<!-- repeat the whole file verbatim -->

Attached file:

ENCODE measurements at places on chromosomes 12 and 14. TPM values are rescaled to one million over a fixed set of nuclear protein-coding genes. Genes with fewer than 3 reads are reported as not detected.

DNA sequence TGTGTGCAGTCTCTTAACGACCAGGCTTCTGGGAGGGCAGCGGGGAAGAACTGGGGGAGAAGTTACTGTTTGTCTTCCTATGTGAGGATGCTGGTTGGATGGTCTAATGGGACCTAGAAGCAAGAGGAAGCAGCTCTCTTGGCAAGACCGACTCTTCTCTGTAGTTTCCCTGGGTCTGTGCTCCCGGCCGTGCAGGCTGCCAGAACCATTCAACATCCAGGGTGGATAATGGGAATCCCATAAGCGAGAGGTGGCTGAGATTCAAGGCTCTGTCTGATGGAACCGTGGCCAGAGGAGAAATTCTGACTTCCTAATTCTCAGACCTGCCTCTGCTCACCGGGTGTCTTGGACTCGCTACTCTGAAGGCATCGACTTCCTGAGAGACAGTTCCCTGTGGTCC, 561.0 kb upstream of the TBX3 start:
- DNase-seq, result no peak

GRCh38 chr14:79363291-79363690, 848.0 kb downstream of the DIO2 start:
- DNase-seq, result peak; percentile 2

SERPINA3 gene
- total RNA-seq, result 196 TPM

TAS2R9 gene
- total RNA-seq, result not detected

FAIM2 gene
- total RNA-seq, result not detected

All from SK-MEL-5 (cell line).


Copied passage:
ENCODE measurements at places on chromosomes 12 and 14. TPM values are rescaled to one million over a fixed set of nuclear protein-coding genes. Genes with fewer than 3 reads are reported as not detected.

DNA sequence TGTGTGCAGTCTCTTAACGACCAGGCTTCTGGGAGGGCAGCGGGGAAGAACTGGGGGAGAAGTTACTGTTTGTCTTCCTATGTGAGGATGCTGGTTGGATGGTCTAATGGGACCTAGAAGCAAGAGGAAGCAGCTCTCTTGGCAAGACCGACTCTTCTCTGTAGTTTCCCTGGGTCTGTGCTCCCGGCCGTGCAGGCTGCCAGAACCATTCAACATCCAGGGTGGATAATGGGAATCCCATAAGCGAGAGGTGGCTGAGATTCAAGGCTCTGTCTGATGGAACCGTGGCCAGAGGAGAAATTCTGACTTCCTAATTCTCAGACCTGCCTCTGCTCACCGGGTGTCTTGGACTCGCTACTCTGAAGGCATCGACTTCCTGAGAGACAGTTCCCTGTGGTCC, 561.0 kb upstream of the TBX3 start:
- DNase-seq, result no peak

GRCh38 chr14:79363291-79363690, 848.0 kb downstream of the DIO2 start:
- DNase-seq, result peak; percentile 2

SERPINA3 gene
- total RNA-seq, result 196 TPM

TAS2R9 gene
- total RNA-seq, result not detected

FAIM2 gene
- total RNA-seq, result not detected

All from SK-MEL-5 (cell line).